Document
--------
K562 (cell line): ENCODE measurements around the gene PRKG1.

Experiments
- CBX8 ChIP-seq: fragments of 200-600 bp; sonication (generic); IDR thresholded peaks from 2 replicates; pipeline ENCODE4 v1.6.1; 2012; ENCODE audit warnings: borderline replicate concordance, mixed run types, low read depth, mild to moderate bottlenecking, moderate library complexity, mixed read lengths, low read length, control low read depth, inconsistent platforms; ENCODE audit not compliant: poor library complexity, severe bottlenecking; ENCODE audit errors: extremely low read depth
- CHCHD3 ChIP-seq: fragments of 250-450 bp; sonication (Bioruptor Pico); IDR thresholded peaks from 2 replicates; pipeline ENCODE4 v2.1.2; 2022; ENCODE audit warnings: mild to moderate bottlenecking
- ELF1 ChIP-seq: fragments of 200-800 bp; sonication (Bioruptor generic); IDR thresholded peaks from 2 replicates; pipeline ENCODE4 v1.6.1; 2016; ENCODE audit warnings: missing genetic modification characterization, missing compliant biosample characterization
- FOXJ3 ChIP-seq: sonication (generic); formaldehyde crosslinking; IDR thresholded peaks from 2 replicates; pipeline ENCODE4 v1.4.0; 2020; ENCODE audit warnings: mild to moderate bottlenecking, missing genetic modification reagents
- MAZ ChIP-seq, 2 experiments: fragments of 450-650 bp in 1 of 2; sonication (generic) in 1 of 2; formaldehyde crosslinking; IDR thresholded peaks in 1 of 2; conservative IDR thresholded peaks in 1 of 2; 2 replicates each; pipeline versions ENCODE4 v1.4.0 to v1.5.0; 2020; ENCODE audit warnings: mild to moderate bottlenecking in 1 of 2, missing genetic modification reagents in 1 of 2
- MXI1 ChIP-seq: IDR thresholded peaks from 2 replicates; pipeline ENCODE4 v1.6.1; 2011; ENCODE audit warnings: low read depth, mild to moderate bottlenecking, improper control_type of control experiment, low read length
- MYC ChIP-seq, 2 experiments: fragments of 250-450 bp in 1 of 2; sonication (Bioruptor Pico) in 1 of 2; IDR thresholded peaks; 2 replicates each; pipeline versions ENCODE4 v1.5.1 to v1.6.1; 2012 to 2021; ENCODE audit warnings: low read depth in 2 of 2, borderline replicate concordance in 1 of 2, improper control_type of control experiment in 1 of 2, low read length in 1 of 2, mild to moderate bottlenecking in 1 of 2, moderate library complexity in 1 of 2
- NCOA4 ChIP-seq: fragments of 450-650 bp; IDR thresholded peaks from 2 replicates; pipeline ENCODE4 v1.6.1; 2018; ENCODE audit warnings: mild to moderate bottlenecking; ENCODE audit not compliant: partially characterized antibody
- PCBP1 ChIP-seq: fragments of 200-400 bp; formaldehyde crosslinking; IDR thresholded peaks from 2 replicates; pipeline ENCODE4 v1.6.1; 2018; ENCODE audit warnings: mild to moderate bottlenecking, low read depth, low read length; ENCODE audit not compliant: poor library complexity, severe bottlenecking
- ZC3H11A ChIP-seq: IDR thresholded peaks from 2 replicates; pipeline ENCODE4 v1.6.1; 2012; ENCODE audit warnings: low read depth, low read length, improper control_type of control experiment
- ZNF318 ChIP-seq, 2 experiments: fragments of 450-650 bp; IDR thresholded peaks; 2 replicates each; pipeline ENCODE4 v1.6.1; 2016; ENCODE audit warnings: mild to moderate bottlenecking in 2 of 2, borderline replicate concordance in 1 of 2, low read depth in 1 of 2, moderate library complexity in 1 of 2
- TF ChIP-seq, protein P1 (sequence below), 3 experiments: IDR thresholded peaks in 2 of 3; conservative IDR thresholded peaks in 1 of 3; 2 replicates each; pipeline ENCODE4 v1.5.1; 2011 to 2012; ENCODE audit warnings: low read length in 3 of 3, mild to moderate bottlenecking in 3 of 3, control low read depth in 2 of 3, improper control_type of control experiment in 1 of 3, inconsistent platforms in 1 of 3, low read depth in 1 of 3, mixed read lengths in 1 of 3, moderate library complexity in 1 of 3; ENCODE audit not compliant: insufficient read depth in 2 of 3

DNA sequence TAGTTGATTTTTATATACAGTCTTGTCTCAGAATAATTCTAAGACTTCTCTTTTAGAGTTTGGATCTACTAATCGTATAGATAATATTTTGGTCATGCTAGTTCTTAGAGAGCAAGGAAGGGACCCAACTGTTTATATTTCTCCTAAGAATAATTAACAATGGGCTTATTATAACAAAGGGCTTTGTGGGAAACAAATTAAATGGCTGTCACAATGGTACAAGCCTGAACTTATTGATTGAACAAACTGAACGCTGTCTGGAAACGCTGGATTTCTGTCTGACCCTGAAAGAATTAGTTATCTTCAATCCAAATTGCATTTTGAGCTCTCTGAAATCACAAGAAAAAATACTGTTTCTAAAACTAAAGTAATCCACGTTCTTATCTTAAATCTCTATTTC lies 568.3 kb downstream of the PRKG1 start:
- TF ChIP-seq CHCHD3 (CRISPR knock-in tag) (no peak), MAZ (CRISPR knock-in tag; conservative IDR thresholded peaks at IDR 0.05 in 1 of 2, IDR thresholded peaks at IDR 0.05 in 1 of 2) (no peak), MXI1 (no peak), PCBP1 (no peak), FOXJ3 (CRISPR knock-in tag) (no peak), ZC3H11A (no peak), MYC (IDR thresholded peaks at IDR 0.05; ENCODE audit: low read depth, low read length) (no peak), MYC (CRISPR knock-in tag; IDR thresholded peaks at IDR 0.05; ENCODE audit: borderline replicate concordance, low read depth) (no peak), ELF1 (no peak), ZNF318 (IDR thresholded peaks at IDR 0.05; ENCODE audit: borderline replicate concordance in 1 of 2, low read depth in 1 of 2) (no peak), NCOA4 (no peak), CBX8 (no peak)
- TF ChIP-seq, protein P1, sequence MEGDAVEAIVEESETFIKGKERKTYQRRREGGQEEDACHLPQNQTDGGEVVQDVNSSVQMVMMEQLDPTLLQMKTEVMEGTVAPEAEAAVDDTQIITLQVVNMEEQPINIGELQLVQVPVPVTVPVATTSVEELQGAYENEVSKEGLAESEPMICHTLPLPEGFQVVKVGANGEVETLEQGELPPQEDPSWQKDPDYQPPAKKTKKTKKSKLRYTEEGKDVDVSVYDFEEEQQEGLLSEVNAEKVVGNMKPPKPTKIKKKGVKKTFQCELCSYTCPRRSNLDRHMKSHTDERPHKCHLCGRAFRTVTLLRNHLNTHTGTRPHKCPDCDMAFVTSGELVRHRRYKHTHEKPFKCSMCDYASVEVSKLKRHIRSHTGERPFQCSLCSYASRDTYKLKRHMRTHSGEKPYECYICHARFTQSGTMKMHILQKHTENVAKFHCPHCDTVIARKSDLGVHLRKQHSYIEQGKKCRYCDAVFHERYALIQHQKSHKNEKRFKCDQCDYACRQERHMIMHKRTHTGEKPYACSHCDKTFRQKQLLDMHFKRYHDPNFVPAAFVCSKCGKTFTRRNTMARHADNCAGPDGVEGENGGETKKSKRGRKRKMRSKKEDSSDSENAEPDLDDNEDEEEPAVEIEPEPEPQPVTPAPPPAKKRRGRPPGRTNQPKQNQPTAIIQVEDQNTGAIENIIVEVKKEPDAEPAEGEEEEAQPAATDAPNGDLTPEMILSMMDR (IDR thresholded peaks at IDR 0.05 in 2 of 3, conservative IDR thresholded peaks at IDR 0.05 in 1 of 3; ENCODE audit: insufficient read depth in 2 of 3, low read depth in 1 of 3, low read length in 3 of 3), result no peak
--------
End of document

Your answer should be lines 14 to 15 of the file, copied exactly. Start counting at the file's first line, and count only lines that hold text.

- TF ChIP-seq, protein P1 (sequence below), 3 experiments: IDR thresholded peaks in 2 of 3; conservative IDR thresholded peaks in 1 of 3; 2 replicates each; pipeline ENCODE4 v1.5.1; 2011 to 2012; ENCODE audit warnings: low read length in 3 of 3, mild to moderate bottlenecking in 3 of 3, control low read depth in 2 of 3, improper control_type of control experiment in 1 of 3, inconsistent platforms in 1 of 3, low read depth in 1 of 3, mixed read lengths in 1 of 3, moderate library complexity in 1 of 3; ENCODE audit not compliant: insufficient read depth in 2 of 3

DNA sequence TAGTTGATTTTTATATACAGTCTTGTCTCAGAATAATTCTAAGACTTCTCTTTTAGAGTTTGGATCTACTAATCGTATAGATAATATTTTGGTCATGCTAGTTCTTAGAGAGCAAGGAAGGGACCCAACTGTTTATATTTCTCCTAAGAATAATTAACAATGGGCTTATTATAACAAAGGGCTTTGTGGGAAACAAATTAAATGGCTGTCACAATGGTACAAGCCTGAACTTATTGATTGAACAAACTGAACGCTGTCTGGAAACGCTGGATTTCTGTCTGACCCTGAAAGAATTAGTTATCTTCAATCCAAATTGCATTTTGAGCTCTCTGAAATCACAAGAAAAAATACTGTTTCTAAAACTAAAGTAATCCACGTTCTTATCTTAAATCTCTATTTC lies 568.3 kb downstream of the PRKG1 start: